What Is The 5 And 12 Rule?

The rules of service and return dates in court in Long Island are very simple and it is called the 5 and 12 rule. If I file a Notice of Petition and a Petition and I am able to effectuate service on 1 November, which would be quite difficult, I would not be able to have a return date on the court in less than 5 days from the date of service, so I would not be able to make it any sooner than the 5th or the 6th and I would not be able to put it out longer than 12 days, so there would be a very small window there.

The person would also have to contemplate in the process service variable that if they were not able to effectuate personal service, it would take about 4 to 5 days to effectuate substitute service between the attempts and the nailing and the mailing.

I do all my service using a professional process server. I serve the predicate notice and the petition with the process server, and my process server will generally say that if they are picking up the petitions on the first of the month, they do not want the court date until at least the 13th of the month. In our example, we would be in the court on the first date which in Nassau County’s district court would be the 14th November.

I go to court every day and we usually see the tenant appear without a lawyer on the first court date. The judges in landlord tenant court are very fair. Judges will often ask the tenant if they wanted to be screened for a volunteer lawyer, similar to a public defender. If the tenant wanted to be screened, the court would set an adjourn date. The adjourn date would usually be one to two weeks out but generally not more.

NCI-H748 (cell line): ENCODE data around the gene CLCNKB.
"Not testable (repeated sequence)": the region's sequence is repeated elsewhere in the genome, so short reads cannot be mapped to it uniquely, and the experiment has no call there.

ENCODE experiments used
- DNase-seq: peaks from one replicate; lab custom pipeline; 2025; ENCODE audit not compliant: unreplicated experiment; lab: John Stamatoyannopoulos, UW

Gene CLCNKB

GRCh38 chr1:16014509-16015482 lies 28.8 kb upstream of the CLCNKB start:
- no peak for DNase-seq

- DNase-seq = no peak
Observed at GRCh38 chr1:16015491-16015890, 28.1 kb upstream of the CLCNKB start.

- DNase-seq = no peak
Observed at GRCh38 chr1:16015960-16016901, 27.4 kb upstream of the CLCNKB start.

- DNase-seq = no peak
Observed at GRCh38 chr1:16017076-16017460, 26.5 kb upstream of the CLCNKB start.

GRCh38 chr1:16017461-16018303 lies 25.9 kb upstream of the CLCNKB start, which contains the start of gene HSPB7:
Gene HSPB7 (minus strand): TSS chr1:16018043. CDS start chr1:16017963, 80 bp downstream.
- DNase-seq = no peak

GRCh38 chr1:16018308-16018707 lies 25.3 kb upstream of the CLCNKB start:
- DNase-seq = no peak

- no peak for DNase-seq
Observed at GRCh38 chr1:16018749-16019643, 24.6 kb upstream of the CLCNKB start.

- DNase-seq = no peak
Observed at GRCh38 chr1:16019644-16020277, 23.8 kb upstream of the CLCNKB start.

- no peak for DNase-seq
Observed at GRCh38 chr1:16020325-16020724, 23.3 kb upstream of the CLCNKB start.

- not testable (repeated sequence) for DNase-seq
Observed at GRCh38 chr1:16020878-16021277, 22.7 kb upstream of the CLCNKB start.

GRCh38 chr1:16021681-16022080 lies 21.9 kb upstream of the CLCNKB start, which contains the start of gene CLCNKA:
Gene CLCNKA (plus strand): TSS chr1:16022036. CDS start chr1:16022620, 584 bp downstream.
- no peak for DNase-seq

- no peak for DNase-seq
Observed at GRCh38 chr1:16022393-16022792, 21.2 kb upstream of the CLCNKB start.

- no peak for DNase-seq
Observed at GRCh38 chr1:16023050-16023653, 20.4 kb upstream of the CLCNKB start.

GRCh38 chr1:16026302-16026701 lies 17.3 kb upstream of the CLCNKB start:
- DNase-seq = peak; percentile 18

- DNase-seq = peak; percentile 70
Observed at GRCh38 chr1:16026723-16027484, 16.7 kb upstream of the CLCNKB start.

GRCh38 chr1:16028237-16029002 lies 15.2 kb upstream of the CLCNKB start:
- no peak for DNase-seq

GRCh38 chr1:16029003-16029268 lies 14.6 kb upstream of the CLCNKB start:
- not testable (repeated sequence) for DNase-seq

Whether or not the person got screened, the courts in Nassau County would generally push it out for one to two weeks. Assuming we got in at the 13th for the first appearance, then if there was no lawyer we would come back on the 27th of November. On that date if the tenant did not come in with the lawyer, I would ask  the court that the next date be marked final but there would not be much else I could do.

At that point, the judge who sits in district court Nassau would ask if we could reach a settlement, because they always try to push a settlement. It would be great if the tenant had a lawyer, but if they did not have a lawyer and I was not able to reach a settlement, then a trial date would be assigned. Nassau district court is about 4 to 5 weeks behind on trial dates, so if we went back on 27 November, we would be back during late December for the trial date, which would be 4 to 5 weeks later.

A trial would be a summary proceeding and it would usually take about an hour. The landlord and the tenant would both be put up to testify and there would generally not be much defense especially in a holdover. The only defense would be a defect in the predicate notice, the service of it or a defect in the petition or the defect in the service of the petition. Most judges will reserve their decisions, so then the parties would have to wait about 2 or 3 days for the decision.

If the landlord wins, they will have to draw an order for a judgment of possession. If they got a money judgment, they would have to ask for money in that judgment and then they would also have draw a warrant of eviction that would be submitted to the court and then the court would take about a week or two to sign them and send them back. At this point we would be entering the beginning of January whereas we had started on October 23rd.

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